I've just been to Wexford to review the Opera Festival for The Independent and the piece is out now, here.
It was great to be back at the only festival where you walk through a row of terraced houses to find yourself in a state-of-the-art bijou opera house that you can't actually see until you're in it; where the first singing you hear is by the audience, who give their all in the Irish National Anthem; where the directorial team stands by the doors at the end to greet and thank everyone for being there; and where you can hear the stars before they become stars and appreciate forgotten delights of the repertoire reaching the limelight at last. Such is Wexford's reputation that the great and good of the opera world descend on it from all over. Chat with someone in the hotel lift and he'll probably turn out to be the chairman of an opera company from the other side of the globe. If you're the sort of music-lover who feels that an opera doesn't necessarily have to be as good as Don Giovanni in order to merit a hearing, Wexford is for you.
As usual, the festival conjured a trio of rare marvels out of
the back catalogue of operatic history: works by Chabrier, Cilea and
Delius, with the latter's A Village Romeo and Juliet calling for
particular spotlight in our favourite Marmitey-composer's anniversary
year and supported here by the Delius Trust. You know 'The Walk to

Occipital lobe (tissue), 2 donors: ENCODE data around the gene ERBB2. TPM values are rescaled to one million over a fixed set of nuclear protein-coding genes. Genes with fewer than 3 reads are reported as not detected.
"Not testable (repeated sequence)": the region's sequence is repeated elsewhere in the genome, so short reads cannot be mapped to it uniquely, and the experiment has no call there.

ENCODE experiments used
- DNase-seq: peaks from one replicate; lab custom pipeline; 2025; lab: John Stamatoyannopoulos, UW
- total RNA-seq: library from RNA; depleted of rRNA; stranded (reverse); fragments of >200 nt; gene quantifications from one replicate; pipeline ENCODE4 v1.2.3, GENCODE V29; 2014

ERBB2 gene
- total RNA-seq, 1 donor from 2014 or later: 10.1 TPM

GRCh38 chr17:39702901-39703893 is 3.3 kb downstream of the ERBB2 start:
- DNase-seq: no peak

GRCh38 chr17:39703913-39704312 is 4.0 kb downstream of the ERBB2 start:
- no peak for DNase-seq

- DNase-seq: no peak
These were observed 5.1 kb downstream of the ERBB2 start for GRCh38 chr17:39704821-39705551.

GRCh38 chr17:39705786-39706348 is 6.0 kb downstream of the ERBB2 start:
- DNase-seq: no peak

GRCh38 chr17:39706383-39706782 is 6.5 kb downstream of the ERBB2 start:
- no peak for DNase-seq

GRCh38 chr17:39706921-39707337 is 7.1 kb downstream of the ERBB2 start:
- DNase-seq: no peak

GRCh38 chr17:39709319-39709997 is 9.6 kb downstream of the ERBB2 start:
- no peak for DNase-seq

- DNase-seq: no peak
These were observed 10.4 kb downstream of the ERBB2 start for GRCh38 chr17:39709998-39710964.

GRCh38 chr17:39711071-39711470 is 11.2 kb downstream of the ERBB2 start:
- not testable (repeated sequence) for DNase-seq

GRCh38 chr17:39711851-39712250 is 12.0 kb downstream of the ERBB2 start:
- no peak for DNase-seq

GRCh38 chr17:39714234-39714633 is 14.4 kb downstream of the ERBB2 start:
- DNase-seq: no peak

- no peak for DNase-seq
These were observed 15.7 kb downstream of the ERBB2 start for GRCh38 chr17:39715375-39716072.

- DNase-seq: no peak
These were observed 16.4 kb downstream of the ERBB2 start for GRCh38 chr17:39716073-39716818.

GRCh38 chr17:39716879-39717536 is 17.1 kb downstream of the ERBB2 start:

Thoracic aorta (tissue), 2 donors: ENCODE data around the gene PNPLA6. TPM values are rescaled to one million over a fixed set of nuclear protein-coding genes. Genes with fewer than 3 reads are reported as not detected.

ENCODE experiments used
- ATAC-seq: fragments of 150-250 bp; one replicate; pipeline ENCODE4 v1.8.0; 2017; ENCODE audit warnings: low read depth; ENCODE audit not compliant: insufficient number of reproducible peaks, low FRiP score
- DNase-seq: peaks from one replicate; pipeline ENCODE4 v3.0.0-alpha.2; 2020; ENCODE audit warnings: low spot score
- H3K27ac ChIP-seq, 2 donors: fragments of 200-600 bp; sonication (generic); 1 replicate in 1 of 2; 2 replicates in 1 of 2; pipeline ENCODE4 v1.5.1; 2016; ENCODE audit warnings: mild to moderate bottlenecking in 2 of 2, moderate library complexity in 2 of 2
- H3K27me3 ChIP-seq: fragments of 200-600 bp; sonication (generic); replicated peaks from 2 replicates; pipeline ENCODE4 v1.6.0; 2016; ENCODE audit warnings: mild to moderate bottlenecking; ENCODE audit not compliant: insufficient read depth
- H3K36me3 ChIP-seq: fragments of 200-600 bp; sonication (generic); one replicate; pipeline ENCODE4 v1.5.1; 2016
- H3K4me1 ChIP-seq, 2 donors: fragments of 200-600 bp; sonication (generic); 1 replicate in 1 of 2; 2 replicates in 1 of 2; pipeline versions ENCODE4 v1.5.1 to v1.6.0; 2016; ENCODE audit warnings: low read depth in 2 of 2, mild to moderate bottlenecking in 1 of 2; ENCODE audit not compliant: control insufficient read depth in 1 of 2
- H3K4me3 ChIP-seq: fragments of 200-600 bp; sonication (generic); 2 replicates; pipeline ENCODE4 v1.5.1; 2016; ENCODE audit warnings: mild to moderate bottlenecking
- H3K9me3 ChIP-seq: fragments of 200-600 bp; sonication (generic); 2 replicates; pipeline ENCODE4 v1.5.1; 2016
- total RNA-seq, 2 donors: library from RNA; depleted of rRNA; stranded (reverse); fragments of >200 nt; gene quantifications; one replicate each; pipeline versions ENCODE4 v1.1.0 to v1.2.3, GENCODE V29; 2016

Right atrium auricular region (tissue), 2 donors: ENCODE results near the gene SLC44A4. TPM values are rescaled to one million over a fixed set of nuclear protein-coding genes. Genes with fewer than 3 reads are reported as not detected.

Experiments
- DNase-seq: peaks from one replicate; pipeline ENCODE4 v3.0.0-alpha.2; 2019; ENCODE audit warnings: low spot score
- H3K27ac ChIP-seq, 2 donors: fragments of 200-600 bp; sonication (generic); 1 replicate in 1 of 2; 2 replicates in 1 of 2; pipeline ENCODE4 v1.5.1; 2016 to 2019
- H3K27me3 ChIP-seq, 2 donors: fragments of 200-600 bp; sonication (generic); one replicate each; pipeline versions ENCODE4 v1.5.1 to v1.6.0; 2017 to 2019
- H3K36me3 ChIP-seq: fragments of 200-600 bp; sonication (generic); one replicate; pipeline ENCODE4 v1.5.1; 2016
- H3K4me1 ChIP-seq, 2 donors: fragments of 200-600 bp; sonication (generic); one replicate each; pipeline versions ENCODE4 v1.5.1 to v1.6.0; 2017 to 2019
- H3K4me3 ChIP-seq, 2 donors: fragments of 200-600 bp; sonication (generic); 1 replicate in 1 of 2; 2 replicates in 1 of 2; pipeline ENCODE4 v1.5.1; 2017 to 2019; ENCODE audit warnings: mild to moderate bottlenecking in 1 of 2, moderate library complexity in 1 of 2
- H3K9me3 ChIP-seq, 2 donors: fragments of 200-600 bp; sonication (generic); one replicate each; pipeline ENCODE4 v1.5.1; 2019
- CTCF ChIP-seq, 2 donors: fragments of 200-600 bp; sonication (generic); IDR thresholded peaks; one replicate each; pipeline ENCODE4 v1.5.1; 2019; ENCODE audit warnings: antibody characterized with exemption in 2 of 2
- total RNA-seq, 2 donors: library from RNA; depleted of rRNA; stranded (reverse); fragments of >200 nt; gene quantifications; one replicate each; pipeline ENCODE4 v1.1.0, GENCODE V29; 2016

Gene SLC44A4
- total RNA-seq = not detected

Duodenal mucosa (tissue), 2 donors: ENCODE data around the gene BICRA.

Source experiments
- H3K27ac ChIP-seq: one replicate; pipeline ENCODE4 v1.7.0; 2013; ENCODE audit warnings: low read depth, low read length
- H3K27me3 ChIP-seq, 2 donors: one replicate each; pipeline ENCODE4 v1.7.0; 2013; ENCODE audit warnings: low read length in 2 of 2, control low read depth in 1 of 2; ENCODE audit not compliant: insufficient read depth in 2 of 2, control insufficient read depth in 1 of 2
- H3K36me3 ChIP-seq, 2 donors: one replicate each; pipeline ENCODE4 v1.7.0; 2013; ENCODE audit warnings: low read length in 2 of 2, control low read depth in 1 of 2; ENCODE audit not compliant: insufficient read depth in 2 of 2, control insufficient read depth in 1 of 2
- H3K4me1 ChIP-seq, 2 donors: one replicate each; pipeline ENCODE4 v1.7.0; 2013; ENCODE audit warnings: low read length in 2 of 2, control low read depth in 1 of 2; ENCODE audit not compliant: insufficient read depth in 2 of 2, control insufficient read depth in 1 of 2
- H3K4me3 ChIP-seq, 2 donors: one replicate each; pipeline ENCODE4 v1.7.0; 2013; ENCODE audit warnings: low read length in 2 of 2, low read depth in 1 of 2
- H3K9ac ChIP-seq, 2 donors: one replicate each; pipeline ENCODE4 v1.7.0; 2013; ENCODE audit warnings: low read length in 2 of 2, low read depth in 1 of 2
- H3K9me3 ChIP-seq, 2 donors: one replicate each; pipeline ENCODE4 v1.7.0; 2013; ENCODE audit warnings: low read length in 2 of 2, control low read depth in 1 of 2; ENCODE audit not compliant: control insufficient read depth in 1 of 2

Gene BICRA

the Paradise Garden', which is an orchestral interlude from this opera? The rest of the evening is equally gorgeous. Honest to goodness, guv: it's one of the most beautiful operas I have ever heard.
I'm in danger of turning into one of those people who rants on and on and on about Delius, but I was bowled over, partly by the poignancy of the work - it distils the tragic beauty of life into a potent brew indeed - but perhaps even more by the anguish that a piece so poetic, so delicate, so exquisite, has had to go unappreciated all these years. I hope that's going to change now, because it should. OK, it doesn't match operatic norms - it's slow, the libretto is weak, the protagonists are Swiss (is that the kiss of death?). But so what? Silk chiffon is not invalid just because it isn't cashmere.
Chabrier's Le roi malgre lui (King In Spite of Himself) proved to be a totally bananas concoction in which the French king is elected king of Poland against his will. For Chabrier, it provides an excuse for a dazzling array of cleverness, confusion and coloratura, poised somewhere between Gounod and Ravel. The second act in particular is a Laduree's-window of truly yummy set pieces - waltz, barcarolle, Gypsy song - any of which would make brilliant stand-alone concert pieces. Shame about the production, but the singing was great. Ditto for the Cilea L'Arlesiana - based on the same play for which Bizet wrote his very different incidental music. A very full-on Italian verismo job, this, much relished in the pit by David Angus and the enthusiastic orchestra, and on stage turning up several potential new stars, notably the Italian mezzo Annunziata Vestri and the Russian tenor Dmitry Golovnin. The latter's lunchtime recital was also a major highlight of my visit. I enjoyed his performance so much that I grabbed him for an impromptu interview, which I shall bring you at the first opportunity.
Meanwhile I'd have loved to see the face of the Chabrier's super lead soprano, Nathalie Paulin, on learning the identity of the gentleman she selected at random from the audience to dance with her in her cabaret show. He was Antony Craig, production editor of Gramophone. Read his blogpost about Wexford's Delius here.